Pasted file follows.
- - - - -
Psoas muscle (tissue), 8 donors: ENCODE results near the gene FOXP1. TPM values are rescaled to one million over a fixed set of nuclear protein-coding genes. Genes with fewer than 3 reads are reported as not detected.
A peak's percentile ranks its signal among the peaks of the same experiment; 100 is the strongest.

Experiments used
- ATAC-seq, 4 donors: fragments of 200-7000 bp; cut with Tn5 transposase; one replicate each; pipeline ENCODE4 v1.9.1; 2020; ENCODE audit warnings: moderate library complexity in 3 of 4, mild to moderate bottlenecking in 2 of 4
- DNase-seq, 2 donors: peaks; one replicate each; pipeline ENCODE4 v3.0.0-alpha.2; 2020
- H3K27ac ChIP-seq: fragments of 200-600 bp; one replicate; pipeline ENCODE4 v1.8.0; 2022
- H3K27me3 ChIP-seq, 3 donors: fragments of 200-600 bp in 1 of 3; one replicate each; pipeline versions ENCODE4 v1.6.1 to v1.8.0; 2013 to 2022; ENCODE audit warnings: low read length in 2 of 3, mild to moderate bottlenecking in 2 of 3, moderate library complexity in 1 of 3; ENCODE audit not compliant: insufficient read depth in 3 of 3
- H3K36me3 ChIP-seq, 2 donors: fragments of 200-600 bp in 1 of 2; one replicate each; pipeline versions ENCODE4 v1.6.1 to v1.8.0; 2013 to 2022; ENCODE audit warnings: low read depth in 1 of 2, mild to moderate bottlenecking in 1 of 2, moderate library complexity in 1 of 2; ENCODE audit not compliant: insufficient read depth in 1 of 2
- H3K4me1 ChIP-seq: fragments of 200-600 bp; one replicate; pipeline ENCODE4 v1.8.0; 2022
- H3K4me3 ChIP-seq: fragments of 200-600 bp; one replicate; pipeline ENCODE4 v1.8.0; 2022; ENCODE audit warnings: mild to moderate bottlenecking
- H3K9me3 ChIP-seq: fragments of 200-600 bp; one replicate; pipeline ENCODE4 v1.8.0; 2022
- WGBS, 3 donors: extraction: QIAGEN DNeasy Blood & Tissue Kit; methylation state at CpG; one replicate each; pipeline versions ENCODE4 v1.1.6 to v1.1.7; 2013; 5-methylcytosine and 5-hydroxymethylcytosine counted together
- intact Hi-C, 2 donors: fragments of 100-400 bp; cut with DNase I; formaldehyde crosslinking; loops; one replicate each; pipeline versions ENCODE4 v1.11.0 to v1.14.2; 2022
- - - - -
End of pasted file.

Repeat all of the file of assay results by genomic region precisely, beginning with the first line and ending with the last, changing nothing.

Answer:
Psoas muscle (tissue), 8 donors: ENCODE results near the gene FOXP1. TPM values are rescaled to one million over a fixed set of nuclear protein-coding genes. Genes with fewer than 3 reads are reported as not detected.
A peak's percentile ranks its signal among the peaks of the same experiment; 100 is the strongest.

Experiments used
- ATAC-seq, 4 donors: fragments of 200-7000 bp; cut with Tn5 transposase; one replicate each; pipeline ENCODE4 v1.9.1; 2020; ENCODE audit warnings: moderate library complexity in 3 of 4, mild to moderate bottlenecking in 2 of 4
- DNase-seq, 2 donors: peaks; one replicate each; pipeline ENCODE4 v3.0.0-alpha.2; 2020
- H3K27ac ChIP-seq: fragments of 200-600 bp; one replicate; pipeline ENCODE4 v1.8.0; 2022
- H3K27me3 ChIP-seq, 3 donors: fragments of 200-600 bp in 1 of 3; one replicate each; pipeline versions ENCODE4 v1.6.1 to v1.8.0; 2013 to 2022; ENCODE audit warnings: low read length in 2 of 3, mild to moderate bottlenecking in 2 of 3, moderate library complexity in 1 of 3; ENCODE audit not compliant: insufficient read depth in 3 of 3
- H3K36me3 ChIP-seq, 2 donors: fragments of 200-600 bp in 1 of 2; one replicate each; pipeline versions ENCODE4 v1.6.1 to v1.8.0; 2013 to 2022; ENCODE audit warnings: low read depth in 1 of 2, mild to moderate bottlenecking in 1 of 2, moderate library complexity in 1 of 2; ENCODE audit not compliant: insufficient read depth in 1 of 2
- H3K4me1 ChIP-seq: fragments of 200-600 bp; one replicate; pipeline ENCODE4 v1.8.0; 2022
- H3K4me3 ChIP-seq: fragments of 200-600 bp; one replicate; pipeline ENCODE4 v1.8.0; 2022; ENCODE audit warnings: mild to moderate bottlenecking
- H3K9me3 ChIP-seq: fragments of 200-600 bp; one replicate; pipeline ENCODE4 v1.8.0; 2022
- WGBS, 3 donors: extraction: QIAGEN DNeasy Blood & Tissue Kit; methylation state at CpG; one replicate each; pipeline versions ENCODE4 v1.1.6 to v1.1.7; 2013; 5-methylcytosine and 5-hydroxymethylcytosine counted together
- intact Hi-C, 2 donors: fragments of 100-400 bp; cut with DNase I; formaldehyde crosslinking; loops; one replicate each; pipeline versions ENCODE4 v1.11.0 to v1.14.2; 2022